The Good Regulatory Practices chapter also commits the two governments to provide an adequate public notice and comment period when seeking to introduce a new or amended law or regulation – at least four weeks in general and 60 days for proposals deemed to have “significant impact on international trade or investment.” A 60-day timeframe was incorporated into Taiwan’s Administrative Procedure Act in 2016 following an advocacy campaign by AmCham, but the requirement has not always been followed rigorously.  

By making adherence a matter of bilateral obligation and providing some guidance regarding acceptable circumstances for deviating from the requirement, 21CI should lead to better compliance. Equally important, the Good Regulatory Practices section broadens and strengthens the stakeholder-consultation obligation to include sharing potential regulatory changes from the time a government agency begins to consider them, as well as requiring officials to define the purpose of the change and provide a cost-benefit analysis. 

Further, the chapter addresses the use by regulatory authorities of “expert advisory groups and bodies” for policymaking input and advice, as is the case in Taiwan in such sectors as pharmaceuticals and medical devices. The section is designed to ensure that a diversity of interests is represented; that the membership, functions, and findings of the groups are transparent; and that interested parties have sufficient opportunity to communicate with the experts. 

Three other key topics are included in the initial 21CI agreement: 

• The Services Domestic Regulation chapter calls for fair treatment for service suppliers applying for permission to operate and a smooth flow of information between the applicant and regulator. Although financial services are not covered by the same notice-and-comment requirement as mentioned above, the agreement specifies that interested parties be given a “reasonable opportunity” to comment on proposed regulatory changes in that sector.  

• The Anticorruption section commits the two sides to adopt comprehensive measures to prevent and combat bribery and other forms of official corruption. 

• The Small- and Medium-Sized Enterprises chapter encourages increased SME trade and investment opportunities between Taiwan and the U.S. 

Looking ahead 

The next round of negotiations will cover the remaining seven chapters of the 21st-Century Initiative: Agriculture, Standards, Digital Trade, Labor, Environment, State-owned Enterprises, and Non-market Policies and Practices. While some observers say a second and final agreement could potentially be reached by the end of this year, the greater sensitivity and complexity of several of the subjects suggest that the next agreement may take longer to negotiate.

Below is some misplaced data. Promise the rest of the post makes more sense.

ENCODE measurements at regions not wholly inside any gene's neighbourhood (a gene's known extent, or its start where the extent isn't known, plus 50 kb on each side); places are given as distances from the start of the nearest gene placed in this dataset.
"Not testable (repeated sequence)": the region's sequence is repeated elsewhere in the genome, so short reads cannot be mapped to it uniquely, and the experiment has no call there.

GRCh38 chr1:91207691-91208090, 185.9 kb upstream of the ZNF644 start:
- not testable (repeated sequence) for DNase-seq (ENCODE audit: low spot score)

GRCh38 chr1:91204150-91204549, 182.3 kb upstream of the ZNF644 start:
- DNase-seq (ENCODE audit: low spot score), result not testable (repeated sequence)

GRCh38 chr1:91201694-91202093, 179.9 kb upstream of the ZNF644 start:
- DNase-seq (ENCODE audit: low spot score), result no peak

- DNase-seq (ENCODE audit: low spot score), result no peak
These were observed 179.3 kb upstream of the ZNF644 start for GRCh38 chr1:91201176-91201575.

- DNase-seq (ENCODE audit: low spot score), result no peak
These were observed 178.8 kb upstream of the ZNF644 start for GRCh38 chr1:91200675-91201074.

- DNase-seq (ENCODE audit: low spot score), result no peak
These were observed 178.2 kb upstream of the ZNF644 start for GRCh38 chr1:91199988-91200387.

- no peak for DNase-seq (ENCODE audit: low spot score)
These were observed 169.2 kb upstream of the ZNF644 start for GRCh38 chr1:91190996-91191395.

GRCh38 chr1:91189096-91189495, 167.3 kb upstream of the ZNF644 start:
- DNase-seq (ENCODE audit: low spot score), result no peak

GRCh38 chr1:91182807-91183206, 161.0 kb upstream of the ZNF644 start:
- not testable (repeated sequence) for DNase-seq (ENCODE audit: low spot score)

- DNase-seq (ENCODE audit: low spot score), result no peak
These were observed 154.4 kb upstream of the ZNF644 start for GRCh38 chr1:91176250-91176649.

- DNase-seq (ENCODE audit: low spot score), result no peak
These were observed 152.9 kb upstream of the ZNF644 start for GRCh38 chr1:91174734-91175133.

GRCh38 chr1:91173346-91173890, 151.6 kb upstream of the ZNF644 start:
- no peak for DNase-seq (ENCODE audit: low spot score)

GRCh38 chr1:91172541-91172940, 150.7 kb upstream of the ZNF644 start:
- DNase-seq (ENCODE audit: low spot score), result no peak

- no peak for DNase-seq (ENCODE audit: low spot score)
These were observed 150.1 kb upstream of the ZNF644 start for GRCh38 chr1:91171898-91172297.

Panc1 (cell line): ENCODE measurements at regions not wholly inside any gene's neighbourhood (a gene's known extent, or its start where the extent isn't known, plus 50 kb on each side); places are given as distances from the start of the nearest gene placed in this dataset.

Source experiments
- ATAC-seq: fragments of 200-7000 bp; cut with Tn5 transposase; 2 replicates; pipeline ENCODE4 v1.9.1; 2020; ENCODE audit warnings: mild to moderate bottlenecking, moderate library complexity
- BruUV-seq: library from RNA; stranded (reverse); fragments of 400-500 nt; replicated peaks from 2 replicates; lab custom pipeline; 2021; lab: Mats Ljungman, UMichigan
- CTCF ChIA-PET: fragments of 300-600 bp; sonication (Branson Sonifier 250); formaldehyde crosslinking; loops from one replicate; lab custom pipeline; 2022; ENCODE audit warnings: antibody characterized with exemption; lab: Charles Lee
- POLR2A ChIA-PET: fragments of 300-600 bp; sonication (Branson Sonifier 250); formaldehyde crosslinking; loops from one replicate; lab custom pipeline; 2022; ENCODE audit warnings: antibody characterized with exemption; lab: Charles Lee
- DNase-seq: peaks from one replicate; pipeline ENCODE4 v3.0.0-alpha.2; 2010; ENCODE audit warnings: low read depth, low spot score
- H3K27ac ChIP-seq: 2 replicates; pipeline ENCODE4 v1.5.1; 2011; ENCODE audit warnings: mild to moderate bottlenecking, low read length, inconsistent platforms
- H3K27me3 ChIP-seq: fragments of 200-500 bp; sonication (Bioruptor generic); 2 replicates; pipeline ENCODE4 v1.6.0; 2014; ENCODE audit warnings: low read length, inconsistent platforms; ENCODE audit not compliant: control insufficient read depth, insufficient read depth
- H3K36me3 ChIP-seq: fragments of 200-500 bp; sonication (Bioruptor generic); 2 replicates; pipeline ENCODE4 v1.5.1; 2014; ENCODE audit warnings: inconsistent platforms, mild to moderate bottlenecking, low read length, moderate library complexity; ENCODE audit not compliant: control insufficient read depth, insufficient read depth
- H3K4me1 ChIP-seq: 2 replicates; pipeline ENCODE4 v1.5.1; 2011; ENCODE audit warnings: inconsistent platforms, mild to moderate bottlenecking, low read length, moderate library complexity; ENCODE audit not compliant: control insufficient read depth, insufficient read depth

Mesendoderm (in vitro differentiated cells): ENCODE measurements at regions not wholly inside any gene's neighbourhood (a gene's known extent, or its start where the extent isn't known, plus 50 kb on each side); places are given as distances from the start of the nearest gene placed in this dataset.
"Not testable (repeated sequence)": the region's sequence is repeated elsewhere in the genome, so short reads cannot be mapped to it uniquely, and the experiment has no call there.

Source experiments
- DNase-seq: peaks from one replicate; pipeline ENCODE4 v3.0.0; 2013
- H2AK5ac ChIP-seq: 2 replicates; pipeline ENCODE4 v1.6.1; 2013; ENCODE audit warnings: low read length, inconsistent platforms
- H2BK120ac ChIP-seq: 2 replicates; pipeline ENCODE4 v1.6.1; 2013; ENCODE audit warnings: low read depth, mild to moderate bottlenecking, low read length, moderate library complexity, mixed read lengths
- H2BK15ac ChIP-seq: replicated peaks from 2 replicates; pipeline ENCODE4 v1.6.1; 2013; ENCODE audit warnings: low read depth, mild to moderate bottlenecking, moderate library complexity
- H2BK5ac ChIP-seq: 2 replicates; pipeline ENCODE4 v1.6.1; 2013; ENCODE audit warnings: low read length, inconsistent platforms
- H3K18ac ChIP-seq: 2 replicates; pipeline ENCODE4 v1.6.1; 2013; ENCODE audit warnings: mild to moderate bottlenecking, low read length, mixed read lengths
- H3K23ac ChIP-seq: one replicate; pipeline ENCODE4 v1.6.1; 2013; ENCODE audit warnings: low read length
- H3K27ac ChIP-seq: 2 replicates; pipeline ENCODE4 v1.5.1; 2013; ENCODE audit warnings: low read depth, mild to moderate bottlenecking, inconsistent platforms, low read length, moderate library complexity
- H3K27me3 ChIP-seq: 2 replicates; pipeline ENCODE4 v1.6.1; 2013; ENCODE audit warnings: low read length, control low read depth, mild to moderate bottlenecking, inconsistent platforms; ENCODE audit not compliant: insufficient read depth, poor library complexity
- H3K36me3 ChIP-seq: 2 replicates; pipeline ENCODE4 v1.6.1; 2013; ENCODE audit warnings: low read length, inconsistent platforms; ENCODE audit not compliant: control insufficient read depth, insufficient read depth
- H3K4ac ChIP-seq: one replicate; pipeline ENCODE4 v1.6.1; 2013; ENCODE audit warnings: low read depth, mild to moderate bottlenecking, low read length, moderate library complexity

Agricultural issues are always among the most politically problematic areas of trade policy, as governments are often under intense domestic pressure to protect their farming populations. Both Taiwan and the U.S., however, should see opportunities to expand exports of certain food products. 

In recent years, the U.S. Congress has placed increased emphasis in its trade negotiations on environmental and labor conditions. Taiwan has generally maintained high standards in both areas, though its officials have acknowledged more needs to be done to protect the welfare of migrant workers, especially those employed on deep-sea fishing vessels. 

Since China is a major trading partner for the U.S. and even more so for Taiwan, the chapter setting policies and practices for dealing with non-market economies will undoubtedly also be a major topic of discussion. 

When the entire package of 12 chapters has been finalized, Taiwan will have completed negotiations for many of the components of a comprehensive free trade agreement (FTA). Taiwan’s (and AmCham’s) hope is that based on this “building-block” process, Washington will then agree to begin talks on the remaining portions of an FTA – chiefly the market-access provisions defining tariff levels.  

The Biden Administration so far has been unwilling to consider entering into FTA negotiations with any trading partner. But some analysts speculate that in time it may come to regard Taiwan as an exception as the U.S. seeks ways to bolster bilateral ties in the face of Chinese intimidation.